“One of the astonishing things I must mention in this context is a statement made by one of those extremist Salafi-jihadists. He told me in one of our conversations that ‘jihad must be under the Salafist banner; its leadership, program and religious rulings must also be Salafist…If we should accept that non-Salafists participate with us in jihad, we only do so because we need them. However, they should not have any leadership role at all. We should lead them like a herd of cows to perform their duty of jihad.’ I couldn’t really understand how we are going to participate in jihad with our brethrens in religion and faith if we should deal with them as a herd of cows…! [20]

Obviously, such contemptuous attitudes opened up serious cleavages in the Arab-Afghan diaspora regarding the future course of action, especially with regard to their position on the Taliban.

In Afghanistan, al-Suri became known as one of the Taliban’s most faithful defenders against the Salafists. Al-Suri had always displayed pragmatism and leniency vis-à-vis non-adherence to the strict Salafist code of conduct as long as the zeal and determination to fight a jihad was beyond doubt. He found this among the Taliban [21].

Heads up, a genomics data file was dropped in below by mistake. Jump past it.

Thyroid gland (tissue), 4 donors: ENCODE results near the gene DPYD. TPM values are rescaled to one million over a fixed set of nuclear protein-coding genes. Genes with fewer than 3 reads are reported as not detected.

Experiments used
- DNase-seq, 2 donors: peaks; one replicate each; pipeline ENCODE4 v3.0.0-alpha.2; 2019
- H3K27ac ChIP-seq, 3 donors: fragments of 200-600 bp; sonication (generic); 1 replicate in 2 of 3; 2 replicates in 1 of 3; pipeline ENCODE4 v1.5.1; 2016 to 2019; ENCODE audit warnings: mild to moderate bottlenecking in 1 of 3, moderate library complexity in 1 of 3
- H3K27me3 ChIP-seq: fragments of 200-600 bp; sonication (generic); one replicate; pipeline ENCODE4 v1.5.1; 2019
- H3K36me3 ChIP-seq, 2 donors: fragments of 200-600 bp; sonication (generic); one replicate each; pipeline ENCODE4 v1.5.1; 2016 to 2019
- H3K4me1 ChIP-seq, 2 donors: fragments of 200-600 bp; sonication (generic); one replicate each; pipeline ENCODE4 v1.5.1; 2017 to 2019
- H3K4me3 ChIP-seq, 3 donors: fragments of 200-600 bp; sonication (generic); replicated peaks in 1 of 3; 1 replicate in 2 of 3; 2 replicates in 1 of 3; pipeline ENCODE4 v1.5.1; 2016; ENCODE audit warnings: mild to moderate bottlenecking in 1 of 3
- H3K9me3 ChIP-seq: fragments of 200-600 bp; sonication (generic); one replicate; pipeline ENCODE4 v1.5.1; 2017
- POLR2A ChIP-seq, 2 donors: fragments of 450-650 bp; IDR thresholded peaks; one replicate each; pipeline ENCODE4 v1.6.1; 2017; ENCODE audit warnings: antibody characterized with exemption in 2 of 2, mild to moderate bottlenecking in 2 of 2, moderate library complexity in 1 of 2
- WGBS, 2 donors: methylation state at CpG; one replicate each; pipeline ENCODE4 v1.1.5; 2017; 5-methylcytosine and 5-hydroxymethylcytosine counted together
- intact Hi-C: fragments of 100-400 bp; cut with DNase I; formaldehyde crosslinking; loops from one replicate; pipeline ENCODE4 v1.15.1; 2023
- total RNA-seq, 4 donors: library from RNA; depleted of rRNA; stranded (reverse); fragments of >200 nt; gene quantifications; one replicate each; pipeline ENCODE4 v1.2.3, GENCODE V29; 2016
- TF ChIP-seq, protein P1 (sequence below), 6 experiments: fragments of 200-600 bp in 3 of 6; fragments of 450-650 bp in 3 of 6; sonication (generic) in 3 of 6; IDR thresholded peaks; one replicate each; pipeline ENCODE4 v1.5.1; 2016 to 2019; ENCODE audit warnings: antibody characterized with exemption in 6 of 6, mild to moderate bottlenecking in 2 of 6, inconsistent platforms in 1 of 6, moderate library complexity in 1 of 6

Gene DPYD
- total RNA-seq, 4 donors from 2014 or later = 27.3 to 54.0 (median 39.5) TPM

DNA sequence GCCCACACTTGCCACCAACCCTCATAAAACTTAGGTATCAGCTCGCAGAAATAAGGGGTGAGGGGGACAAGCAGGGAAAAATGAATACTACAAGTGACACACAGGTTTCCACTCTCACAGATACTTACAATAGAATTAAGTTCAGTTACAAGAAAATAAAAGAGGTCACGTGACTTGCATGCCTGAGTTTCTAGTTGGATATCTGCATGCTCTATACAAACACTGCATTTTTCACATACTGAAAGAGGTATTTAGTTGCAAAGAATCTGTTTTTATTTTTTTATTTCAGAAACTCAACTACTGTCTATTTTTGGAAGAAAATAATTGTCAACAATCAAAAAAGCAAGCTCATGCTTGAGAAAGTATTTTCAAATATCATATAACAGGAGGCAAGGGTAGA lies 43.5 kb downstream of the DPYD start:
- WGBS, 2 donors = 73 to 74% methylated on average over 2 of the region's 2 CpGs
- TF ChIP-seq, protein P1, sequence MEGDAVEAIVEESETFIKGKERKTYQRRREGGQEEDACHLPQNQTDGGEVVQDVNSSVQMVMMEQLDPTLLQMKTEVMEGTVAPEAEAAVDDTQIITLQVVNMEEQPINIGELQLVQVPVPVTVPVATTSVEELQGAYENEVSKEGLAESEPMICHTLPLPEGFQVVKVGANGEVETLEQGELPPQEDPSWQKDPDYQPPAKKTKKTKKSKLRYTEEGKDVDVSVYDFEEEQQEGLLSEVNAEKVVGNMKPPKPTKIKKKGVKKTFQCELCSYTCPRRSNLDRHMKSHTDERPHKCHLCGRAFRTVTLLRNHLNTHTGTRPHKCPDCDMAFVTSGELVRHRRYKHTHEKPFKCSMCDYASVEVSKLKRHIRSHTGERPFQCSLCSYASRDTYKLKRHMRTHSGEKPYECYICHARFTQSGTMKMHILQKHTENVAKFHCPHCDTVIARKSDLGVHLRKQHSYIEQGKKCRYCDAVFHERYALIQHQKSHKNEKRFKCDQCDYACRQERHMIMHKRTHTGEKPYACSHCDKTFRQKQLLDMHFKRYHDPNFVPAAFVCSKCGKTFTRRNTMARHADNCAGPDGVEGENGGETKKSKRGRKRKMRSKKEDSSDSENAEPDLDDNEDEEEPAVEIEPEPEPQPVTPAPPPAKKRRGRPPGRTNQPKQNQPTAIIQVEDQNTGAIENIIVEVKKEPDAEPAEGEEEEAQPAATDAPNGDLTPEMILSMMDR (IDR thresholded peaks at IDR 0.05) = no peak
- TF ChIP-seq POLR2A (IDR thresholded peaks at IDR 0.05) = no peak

Al-Suri’s critique of the Salafists in the jihadist current has highlighted interesting ideological cleavages inside al-Qa`ida and contemporary jihadism, which often tend to be overlooked since most jihadist writers avoid the topic or phrase it in such obfuscated language that it becomes unintelligible to outsiders.

There is little doubt that doctrinaire Salafist influences have profoundly altered the ideological character of the jihadist current since the early 1990s, following decades of Qutbist dominance in militant Islamic rhetoric. The rise of Salafist discourses and doctrines has in many ways reduced the political content in contemporary jihadist ideology and weakened its ability to provide formulas for alliances with other political forces. Indeed, perhaps the most important element in al-Suri’s critique of the Salafists is their exclusiveness and eagerness to engage in side battles with “deviancy” and “un-Islamic sects.” By the very presence of these ideological elements at the heart of the jihadist current, this global insurgent movement is bound to have limited popular appeal and is destined to remain what Abu Mus`ab al-Suri did not want it to become, namely “elitist,” “marginal” and doomed to failure.